Two weeks ago I read Julie & Julia, a book I greatly enjoyed. In one of the comments, a reader suggested that I also read My Life in France by Julia Child (with Alex Prud’Homme), as it was the book that helped influence both the book and movie version of Julie & Julia. One my recent trip to the public library My Life in France was at the top of my “cannot leave the library without these books” list, and I’m so glad I got this book! I read it in just a few sittings, three in fact. The first sitting got me five pages short of the half-way mark; the second got my within 30 pages of the end; and the third took hardly any time last night to finish the book before bed.

My Life in France

This book is exactly what the title says: Julia Child’s life in France. In the fall of 1948 she moved to Paris with her husband, Paul Child, for his government job. He worked as a part public relations consultant between the US and France, and part art director. While Julia had lived abroad before because of her government job, she had never been in France before, and instantly fell in love. Through reading this book, I also feel in love with France! This book was written, with the help of Paul’s grandnephew Alex, in the last years before Julia’s death, and is a wonderful combination of the history of French food and her journey to publishing Mastering the Art of French Cooking, I and II, and her wonderful life filled with friends and family. The organization of the book is loosely chronological; it reads just like a conversation with a person who has lived a full and exciting life, and includes many interruptions to the main story of their French adventures to mention friends, family, and events that had happened before their move. Although I like highly organized books and would normally be irritated by this, the writing style was so conversational and relaxed, I found it impossible to be annoyed at the amazing Julia Child!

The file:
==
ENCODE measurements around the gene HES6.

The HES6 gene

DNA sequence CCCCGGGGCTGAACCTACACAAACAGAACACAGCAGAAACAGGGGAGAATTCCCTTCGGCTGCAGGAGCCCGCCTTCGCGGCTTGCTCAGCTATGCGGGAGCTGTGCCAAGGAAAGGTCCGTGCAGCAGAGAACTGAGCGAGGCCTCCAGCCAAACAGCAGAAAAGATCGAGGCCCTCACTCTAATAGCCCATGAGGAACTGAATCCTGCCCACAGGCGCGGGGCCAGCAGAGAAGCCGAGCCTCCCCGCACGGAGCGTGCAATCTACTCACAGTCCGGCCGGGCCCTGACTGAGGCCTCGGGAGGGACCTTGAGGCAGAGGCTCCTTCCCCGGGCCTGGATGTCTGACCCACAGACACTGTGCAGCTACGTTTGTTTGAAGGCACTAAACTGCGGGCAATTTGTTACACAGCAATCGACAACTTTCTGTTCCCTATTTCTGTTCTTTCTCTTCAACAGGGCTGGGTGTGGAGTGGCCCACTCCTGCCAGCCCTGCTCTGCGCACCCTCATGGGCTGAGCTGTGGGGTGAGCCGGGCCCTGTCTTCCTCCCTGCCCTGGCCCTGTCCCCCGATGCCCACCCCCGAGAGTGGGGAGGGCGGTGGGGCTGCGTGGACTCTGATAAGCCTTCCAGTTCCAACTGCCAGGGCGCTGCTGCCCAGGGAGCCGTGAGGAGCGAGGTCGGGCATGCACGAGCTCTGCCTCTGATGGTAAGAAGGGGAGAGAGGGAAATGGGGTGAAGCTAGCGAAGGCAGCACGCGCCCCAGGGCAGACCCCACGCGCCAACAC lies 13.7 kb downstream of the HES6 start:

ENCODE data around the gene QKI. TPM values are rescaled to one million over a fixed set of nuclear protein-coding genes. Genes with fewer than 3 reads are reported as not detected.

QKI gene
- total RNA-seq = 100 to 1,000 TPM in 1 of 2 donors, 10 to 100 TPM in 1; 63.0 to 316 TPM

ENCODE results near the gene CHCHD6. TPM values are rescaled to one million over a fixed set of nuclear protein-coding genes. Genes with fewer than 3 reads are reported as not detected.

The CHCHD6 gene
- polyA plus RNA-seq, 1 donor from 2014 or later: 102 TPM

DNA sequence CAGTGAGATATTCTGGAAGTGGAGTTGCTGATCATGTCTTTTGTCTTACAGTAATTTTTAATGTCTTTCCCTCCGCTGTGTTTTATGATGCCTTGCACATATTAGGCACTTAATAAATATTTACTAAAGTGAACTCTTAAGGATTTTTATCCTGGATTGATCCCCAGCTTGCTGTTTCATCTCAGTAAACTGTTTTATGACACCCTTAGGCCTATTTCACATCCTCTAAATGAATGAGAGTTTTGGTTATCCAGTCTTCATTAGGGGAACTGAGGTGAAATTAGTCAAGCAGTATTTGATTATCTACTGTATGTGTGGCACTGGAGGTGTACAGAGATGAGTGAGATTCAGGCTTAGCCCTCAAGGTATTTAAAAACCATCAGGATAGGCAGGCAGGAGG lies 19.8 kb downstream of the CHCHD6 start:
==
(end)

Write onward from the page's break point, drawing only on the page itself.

The book includes many black and white photos from her life, many of which were taken by Paul. The provide a wonderfully personal look into her life. The book covers a great span of time, and includes stories from their life several French towns, her time at the Cordon Bleu school, their time in Germany, and their move back to the US and the creation of her television show. Despite all the traveling the couple did over the years, their lives revolved around food–eating at the best restaurants, befriending the most famous chefs and wine collectors, and constant cooking and teaching. Julia’s passion for her work comes across perfectly in the book, and every time she talked about cooking a dish I felt inspired to go whip up one myself! Along with the food talk, her stories about France make it sound perfect. The markets she visited daily are full of great characters who are always willing to teach curious buyers about their food. The French people she describes are friendly, incredibly knowledgeable about their food, and always willing to talk with those who are passionate about food.

I’ve never been to France (in fact, I’ve never been outside the US), but this book certainly sparked my wanderlust. The country side, as seen through Julia’s eyes, sounds like a fairy land. The people she knew were by turns funny, helpful, and lively. The passion she had for life comes through so perfectly, I believe this may be one of the best memoirs I have ever read. For anyone who loves food or travel, and anyone looking for a book that makes them happy to be alive, I greatly recommend this book.